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Eighth Sunday After Pentecost

“Vanity of vanities! All is vanity,” are some of the first things we hear from our Scripture readings today. Hopefully, you picked up on the fact that the author of Ecclesiastes is not speaking about a bathroom remodeling project. Rather, the author is getting us settled in for what is going to be a really tough set of readings. If you hadn’t pre-read today’s readings in the e-newsletter, then with those words, you might have wondered if you could sneak out before you were seen. For today, is going to be a challenging exploration for all of us, myself included…

Wicker Park Lutheran Church

The Rev. Jason S. Glombicki

August 4, 2019

“Vanity of vanities! All is vanity,” are some of the first things we hear from our Scripture readings today. Hopefully, you picked up on the fact that the author of Ecclesiastes is not speaking about a bathroom remodeling project. Rather, the author is getting us settled in for what is going to be a really tough set of readings. If you hadn’t pre-read today’s readings in the e-newsletter, then with those words, you might have wondered if you could sneak out before you were seen. For today, is going to be a challenging exploration for all of us, myself included.

Very quickly, these readings are going to show us images of ourselves that we don’t particularly like. Like the smog of our industrialized culture overtaking a beautiful day, these texts are quick to convict us. The restlessness of our minds at night, focusing on that which builds up our own appearance and achievements is named as vanity (Ecclesiastes 2:23). Earthly pursuits of greed are clearly labeled as idolatry (Colossians 3:5).  And Jesus speaks that the abundance of possessions can easily be connected to greed (Luke 12:15). It’s clear that this is not a Sunday for the faint of heart.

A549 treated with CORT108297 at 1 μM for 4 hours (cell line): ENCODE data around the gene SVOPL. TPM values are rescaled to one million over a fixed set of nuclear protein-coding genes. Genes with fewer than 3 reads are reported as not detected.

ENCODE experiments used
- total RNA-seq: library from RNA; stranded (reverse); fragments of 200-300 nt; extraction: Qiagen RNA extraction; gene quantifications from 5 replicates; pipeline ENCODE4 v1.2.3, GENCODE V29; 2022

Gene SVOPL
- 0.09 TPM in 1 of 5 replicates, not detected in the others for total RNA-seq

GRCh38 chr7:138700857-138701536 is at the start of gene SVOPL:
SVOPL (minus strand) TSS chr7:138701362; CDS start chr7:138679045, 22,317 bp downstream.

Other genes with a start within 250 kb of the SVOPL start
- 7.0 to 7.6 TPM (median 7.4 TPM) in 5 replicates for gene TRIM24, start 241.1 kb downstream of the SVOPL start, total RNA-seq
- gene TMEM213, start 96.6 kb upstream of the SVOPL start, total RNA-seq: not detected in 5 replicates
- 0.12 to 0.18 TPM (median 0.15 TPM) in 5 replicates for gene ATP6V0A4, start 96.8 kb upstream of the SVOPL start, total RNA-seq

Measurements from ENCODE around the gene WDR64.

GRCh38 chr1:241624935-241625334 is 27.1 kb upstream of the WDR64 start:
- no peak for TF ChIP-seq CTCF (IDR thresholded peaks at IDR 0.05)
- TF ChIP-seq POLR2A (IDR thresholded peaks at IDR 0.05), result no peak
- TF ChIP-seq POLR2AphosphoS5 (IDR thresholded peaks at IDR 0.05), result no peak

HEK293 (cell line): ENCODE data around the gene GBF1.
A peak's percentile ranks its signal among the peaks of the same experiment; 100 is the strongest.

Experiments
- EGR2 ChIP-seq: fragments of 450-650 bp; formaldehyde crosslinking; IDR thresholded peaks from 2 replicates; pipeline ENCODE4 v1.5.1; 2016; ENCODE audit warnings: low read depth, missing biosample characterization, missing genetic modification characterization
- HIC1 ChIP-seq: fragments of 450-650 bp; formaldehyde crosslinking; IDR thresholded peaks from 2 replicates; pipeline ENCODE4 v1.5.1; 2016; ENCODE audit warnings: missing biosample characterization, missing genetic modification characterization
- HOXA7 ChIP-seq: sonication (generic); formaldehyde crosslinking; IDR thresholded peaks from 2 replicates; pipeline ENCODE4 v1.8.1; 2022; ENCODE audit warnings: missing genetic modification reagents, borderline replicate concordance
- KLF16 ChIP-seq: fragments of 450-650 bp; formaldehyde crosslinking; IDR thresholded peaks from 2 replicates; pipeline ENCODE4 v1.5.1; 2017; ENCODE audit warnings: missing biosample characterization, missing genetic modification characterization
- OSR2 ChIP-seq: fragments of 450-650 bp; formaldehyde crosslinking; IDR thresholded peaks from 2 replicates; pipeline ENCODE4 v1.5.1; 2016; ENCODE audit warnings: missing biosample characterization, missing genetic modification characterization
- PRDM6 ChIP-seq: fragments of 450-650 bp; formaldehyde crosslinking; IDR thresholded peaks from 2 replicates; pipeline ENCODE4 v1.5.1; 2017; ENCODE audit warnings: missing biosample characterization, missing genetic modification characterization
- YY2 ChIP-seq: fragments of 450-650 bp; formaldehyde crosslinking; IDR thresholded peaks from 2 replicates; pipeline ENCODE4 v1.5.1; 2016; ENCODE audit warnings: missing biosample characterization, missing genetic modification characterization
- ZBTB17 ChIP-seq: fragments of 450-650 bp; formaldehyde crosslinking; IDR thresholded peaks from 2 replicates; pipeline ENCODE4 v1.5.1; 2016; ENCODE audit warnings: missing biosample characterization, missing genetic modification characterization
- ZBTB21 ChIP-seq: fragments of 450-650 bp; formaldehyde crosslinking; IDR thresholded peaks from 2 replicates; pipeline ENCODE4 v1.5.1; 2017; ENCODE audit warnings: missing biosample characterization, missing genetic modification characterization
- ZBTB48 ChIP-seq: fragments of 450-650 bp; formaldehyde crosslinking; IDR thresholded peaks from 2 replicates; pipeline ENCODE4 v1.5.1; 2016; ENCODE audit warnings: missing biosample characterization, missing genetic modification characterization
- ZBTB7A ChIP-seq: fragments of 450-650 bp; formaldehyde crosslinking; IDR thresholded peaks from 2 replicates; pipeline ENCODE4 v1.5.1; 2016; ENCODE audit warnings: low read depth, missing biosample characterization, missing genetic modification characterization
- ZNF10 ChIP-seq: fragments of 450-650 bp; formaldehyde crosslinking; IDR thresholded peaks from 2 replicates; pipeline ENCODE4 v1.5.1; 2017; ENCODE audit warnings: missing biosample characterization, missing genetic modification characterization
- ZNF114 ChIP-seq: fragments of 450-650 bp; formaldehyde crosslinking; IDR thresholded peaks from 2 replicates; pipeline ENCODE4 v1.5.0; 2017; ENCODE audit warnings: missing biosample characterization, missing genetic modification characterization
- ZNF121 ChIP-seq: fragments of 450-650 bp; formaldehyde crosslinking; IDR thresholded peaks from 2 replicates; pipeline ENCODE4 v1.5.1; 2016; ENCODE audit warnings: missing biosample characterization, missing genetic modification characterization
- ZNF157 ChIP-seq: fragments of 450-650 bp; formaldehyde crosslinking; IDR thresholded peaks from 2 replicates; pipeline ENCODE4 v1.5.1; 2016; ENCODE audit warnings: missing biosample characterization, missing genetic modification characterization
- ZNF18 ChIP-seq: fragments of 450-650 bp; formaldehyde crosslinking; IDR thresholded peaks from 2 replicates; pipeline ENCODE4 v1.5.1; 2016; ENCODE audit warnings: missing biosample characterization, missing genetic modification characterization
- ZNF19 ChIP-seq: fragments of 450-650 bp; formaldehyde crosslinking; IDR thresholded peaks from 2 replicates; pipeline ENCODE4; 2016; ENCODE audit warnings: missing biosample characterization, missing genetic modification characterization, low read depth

Oftentimes, I’ve heard wish-washy sermons on this text. It’s almost as if preachers try to justify their existence in the western world by trying to make most of Jesus’s parables something that they’re not. As Dr. Skinner puts it, “Those solutions try to keep stories from utterly messing with our self-protective instincts and economic interest. The Good Samaritan becomes about being nice to needy people… This week’s Rich Fool becomes a cute reminder that you never see U-Haul trailers behind hearses.” While having a reminder to spend more time on things that matter is helpful, that is not what this parable is about. This parable cuts more deeply into us and our way of life.[1]